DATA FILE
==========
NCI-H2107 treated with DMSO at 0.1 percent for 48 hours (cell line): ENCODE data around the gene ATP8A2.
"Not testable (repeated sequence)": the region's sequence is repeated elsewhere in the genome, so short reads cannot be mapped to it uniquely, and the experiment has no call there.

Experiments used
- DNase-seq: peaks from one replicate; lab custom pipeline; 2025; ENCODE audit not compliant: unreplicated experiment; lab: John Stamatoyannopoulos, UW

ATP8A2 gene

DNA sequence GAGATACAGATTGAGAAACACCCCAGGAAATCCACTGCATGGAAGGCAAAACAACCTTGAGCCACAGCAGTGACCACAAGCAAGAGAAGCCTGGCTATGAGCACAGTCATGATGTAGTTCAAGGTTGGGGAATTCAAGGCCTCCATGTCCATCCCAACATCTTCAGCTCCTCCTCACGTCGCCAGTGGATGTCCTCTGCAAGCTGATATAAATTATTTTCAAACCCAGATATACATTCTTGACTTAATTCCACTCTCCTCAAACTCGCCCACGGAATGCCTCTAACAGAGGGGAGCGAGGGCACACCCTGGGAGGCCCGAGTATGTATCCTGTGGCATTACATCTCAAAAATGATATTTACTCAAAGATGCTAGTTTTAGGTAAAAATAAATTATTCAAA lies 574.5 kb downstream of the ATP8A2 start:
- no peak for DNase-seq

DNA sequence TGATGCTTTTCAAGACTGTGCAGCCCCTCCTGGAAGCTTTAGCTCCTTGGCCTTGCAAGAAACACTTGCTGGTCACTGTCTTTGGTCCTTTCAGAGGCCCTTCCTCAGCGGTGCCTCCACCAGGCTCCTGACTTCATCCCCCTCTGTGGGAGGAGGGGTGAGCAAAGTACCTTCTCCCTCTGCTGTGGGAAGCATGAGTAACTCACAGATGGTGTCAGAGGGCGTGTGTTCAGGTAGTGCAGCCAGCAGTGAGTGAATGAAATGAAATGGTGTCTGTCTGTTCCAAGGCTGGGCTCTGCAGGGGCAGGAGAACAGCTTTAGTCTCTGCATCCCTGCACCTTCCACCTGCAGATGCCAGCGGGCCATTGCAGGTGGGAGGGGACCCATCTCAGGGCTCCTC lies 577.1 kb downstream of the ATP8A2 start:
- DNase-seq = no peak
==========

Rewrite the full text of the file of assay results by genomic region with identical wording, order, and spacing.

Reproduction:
NCI-H2107 treated with DMSO at 0.1 percent for 48 hours (cell line): ENCODE data around the gene ATP8A2.
"Not testable (repeated sequence)": the region's sequence is repeated elsewhere in the genome, so short reads cannot be mapped to it uniquely, and the experiment has no call there.

Experiments used
- DNase-seq: peaks from one replicate; lab custom pipeline; 2025; ENCODE audit not compliant: unreplicated experiment; lab: John Stamatoyannopoulos, UW

ATP8A2 gene

DNA sequence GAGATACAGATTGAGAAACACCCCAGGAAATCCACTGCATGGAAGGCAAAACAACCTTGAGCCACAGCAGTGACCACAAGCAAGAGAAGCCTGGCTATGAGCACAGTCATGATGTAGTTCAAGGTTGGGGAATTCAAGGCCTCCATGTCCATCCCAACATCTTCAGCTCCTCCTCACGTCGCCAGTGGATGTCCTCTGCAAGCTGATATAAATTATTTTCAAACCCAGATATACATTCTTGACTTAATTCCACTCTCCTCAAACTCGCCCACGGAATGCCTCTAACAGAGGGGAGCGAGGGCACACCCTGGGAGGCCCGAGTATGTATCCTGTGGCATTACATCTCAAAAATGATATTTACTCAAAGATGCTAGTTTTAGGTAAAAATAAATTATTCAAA lies 574.5 kb downstream of the ATP8A2 start:
- no peak for DNase-seq

DNA sequence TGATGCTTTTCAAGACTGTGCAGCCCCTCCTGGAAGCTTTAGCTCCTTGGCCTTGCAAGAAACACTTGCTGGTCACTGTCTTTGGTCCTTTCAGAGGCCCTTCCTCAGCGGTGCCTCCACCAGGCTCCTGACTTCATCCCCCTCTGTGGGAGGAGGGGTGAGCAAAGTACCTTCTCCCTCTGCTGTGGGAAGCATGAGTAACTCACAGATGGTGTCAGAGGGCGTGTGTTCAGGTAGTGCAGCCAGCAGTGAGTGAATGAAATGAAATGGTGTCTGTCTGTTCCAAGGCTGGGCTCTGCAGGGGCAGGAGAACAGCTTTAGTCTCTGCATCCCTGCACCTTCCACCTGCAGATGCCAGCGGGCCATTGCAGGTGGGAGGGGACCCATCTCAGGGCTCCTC lies 577.1 kb downstream of the ATP8A2 start:
- DNase-seq = no peak